Should you use a mortgage broker?

Buying a home is one of the biggest investments you'll make. Just as you wouldn't make a commitment of that size without asking the right questions and sneaking a peek under the rug, it's important to put equal effort into finding the right mortgage.

Generally, there are two ways to obtain mortgage financing in Canada — either indirectly through a mortgage broker, or directly through a financial institution or mortgage lender. The mortgage market is a highly competitive market and the players are standing in line to win your business.

So who are the players?

A mortgage broker does the shopping for you — presenting your information to lenders to find a fit. He or she has access to numerous lenders and can provide you information on various services and loan types, and will shop around for attractive rates and terms for your mortgage. The use of mortgage brokers is very common in the United States and they are growing in popularity in Canada. According to research by the Canadian Association of Accredited Mortgage Professionals (CAAMP), mortgage brokers closed approximately one quarter of all mortgage deals in Canada in 2010.

A mortgage lender in Canada is most likely to be a major bank, trust company, credit union or other finance company. Whether generated by a broker or a bank, chartered banks finance more mortgages than all other lending institutions combined. Most bank advisers or bank mobile specialists strive to provide a holistic solution that is best for you, using their suite of financial products and services. They might, for example, take into consideration all outstanding debt, such as credit cards, loans, or lines of credit as part of an overall solution for your particular needs. They could help improve cash flow and minimize your borrowing costs over the long term. Banks are aware of the highly competitive landscape and offer competitive rates.

So will it be a broker or a bank?

While there are advantages to both, my advice, no matter which route you choose, would be to have the right questions prepared for your mortgage professional. Interest rates are just the beginning. What might the new mortgage rules mean in your situation? Here are some important areas to consider:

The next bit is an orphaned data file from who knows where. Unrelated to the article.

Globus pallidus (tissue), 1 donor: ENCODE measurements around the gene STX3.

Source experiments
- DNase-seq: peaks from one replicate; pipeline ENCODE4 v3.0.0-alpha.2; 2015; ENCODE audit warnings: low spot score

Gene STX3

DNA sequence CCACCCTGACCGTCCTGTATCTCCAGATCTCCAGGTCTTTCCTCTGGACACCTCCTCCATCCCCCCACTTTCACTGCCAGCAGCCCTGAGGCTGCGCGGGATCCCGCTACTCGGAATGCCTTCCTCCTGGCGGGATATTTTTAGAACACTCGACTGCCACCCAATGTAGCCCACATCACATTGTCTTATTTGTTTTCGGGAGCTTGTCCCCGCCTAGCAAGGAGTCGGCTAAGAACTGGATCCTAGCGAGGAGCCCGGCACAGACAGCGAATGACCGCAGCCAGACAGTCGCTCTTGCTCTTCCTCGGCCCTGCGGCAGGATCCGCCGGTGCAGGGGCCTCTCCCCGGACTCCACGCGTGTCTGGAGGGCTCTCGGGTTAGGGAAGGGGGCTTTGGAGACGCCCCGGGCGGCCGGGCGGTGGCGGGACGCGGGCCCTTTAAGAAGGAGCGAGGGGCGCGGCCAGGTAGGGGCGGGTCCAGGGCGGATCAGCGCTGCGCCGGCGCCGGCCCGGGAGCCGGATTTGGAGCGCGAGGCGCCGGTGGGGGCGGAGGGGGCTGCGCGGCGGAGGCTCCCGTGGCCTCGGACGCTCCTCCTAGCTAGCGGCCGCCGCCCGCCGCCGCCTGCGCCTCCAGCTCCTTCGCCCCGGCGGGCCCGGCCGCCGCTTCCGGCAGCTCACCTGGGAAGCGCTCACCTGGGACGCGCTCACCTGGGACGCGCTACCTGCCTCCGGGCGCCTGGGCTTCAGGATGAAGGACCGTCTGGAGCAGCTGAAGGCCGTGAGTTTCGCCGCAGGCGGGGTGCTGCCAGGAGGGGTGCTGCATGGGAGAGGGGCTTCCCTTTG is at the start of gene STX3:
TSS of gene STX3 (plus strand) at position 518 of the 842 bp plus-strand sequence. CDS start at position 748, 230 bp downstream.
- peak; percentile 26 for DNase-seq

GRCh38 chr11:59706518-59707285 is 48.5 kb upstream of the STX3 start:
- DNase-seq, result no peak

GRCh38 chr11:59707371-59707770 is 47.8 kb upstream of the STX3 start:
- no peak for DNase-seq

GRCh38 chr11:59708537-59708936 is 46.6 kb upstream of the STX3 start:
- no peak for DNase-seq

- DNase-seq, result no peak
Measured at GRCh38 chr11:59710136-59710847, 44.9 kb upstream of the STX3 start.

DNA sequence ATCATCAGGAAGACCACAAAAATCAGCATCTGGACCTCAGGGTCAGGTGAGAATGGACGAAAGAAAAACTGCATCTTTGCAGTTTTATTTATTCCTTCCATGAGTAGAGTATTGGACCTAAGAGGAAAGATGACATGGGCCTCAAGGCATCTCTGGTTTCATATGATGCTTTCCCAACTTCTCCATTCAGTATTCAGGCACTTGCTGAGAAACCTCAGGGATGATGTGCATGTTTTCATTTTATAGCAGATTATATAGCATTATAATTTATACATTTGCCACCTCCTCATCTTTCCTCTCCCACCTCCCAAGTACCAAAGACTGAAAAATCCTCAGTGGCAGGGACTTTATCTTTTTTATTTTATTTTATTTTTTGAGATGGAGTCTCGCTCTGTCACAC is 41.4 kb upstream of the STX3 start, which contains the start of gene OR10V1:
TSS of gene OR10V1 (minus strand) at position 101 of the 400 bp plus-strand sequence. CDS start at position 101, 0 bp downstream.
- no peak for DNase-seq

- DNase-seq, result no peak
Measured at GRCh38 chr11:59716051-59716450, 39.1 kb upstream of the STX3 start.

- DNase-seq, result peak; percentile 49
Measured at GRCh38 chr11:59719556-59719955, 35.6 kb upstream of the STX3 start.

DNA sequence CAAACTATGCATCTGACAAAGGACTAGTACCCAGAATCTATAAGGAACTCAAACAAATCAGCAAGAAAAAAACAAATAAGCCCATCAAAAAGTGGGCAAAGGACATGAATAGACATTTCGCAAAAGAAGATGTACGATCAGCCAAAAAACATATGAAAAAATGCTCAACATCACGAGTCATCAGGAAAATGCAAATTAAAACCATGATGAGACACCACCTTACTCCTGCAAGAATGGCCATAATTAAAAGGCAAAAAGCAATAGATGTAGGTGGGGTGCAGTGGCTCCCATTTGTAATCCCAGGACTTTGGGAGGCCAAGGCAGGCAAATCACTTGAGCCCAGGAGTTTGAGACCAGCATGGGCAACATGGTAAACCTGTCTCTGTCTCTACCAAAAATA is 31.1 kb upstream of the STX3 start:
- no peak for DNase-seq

Term: Ask your broker or lender to break down the costs of different terms. Do you need a fixed term to better sleep at night, or would a variable term work for you? If you expect to have extra money to pay down your mortgage, perhaps you should consider an open term versus a closed term.

Amortization: Have the bank or broker calculate the difference amortization schedules will make — will you spread the payments out over 25 or 30 years? Or can you do 10?

Prepayment allowance: How much and how often will you be able to pre-pay every year before being charged a penalty?

Frequency of payments: Which payment frequency is most suitable for you — weekly, bi-weekly, rapid bi-weekly? Will the lender allow you to make accelerated payments?

Portability: If you move, can you take your mortgage with you?

Assumability: If you sell, can the buyer, subject to a credit approval, assume your mortgage and rate?

Point of contact: Who can you call if you have a question or a problem? If you use a broker to arrange mortgage financing, will he or she have any involvement once the financing is in place? Are call centres and branches available for inquiries?

Many Canadians are getting a second opinion when it comes to mortgage financing. The best advice? Do your homework, shop around and be ready to pepper your mortgage professional with questions. Consider your mortgage as carefully as you will the purchase of your dream home.


Sylvia Kahlon

Sylvia Kahlon

CENTURY 21 Coastal Realty Ltd.
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